the author) Descartes hastily (and, perhaps, fearfully) departed to
the Netherlands in search of freedom to express his thoughts. He sensed
danger in France and quickly departed after a high official of the Catholic
Church attempted to recruit him for the Catholic counter-reformatory
At this general time in Descartes’ life we note a very
important progression. At the approximate time of Descartes’ departure
for the Netherlands, the Sun is progressing through Taurus very near
to the IC or fourth house cusp (that part of the astrological chart
which indicates the “home” or one’s “country”).
If we use the earliest possible moment when the Capricorn Ascendant
moved into the twelfth degree, we find it produces an IC of 11°Taurus19’.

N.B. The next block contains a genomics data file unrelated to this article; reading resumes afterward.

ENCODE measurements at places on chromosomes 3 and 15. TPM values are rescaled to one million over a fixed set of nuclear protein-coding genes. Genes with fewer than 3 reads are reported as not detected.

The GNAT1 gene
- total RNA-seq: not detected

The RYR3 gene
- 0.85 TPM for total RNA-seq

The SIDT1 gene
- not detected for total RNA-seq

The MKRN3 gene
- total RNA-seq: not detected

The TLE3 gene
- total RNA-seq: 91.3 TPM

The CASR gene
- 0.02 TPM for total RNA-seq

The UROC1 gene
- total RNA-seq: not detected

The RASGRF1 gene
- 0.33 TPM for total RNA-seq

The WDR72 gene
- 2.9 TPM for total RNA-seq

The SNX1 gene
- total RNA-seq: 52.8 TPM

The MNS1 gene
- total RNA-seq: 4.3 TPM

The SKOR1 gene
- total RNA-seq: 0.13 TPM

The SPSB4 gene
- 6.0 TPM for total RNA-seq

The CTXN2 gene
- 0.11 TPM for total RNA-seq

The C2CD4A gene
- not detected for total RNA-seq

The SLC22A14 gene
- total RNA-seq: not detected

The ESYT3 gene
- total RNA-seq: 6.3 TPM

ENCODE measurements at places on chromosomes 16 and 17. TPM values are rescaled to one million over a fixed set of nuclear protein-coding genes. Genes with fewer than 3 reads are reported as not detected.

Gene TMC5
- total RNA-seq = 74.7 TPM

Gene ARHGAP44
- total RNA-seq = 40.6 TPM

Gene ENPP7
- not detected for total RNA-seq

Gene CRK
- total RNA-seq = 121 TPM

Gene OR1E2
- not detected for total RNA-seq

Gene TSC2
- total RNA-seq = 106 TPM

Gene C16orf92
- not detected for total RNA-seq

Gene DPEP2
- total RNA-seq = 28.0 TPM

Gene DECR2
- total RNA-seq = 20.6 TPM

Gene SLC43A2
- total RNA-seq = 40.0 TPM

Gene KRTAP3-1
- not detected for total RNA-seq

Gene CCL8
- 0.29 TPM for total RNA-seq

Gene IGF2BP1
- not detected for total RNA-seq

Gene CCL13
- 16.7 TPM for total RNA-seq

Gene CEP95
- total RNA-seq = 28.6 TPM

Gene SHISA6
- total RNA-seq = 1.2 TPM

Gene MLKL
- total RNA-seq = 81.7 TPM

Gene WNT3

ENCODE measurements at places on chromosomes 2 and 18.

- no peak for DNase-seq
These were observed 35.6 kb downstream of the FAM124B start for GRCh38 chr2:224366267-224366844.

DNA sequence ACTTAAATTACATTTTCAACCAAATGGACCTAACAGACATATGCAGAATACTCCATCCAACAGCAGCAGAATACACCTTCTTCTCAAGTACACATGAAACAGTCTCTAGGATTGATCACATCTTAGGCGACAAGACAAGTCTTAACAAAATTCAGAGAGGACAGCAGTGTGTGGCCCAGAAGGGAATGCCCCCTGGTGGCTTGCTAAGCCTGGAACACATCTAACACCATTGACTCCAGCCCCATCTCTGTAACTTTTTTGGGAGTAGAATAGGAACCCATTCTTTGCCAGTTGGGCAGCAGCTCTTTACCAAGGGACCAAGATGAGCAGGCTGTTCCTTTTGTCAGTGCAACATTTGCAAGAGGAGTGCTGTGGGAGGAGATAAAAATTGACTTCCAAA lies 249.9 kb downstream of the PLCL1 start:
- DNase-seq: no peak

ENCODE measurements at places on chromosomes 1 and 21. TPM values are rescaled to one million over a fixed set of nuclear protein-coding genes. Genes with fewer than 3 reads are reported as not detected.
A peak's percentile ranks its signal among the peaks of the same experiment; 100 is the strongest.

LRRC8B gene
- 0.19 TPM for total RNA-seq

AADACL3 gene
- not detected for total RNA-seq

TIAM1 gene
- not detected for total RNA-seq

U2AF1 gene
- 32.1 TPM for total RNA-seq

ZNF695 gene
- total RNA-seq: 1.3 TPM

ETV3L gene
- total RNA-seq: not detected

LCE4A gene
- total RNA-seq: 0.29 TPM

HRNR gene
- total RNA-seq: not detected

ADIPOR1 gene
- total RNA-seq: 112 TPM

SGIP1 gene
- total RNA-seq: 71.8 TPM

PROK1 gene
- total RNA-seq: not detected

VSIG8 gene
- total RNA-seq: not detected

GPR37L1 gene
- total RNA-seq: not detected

We find, however, that in late November or early December of
1628 when Descartes moved from France to the Netherlands, the progressing
Sun had already moved to about 12°Taurus20’ (give or date
a couple of minutes of arc depending on the date of departure. Thus
(as an ideal) if we wish the progressed Sun to reach the IC at
the time of this important move (he did stay there for sixteen years!)
the time of birth should be moved forward by about four minutes. At
2:05:04 am, the IC becomes 12°Taurus20’. A problem, however,
arises. The required Ascending degree, the twelfth degree of Capricorn
rising will not be preserved if we move the time of birth
forward a full four minutes of clock time; thus, we cannot move the
time of birth forward that far and still keep the most indicative Sabian
Symbol on the Ascendant. Advancing the time by about three minutes
would be more suitable. (We must pause to realize that we are not here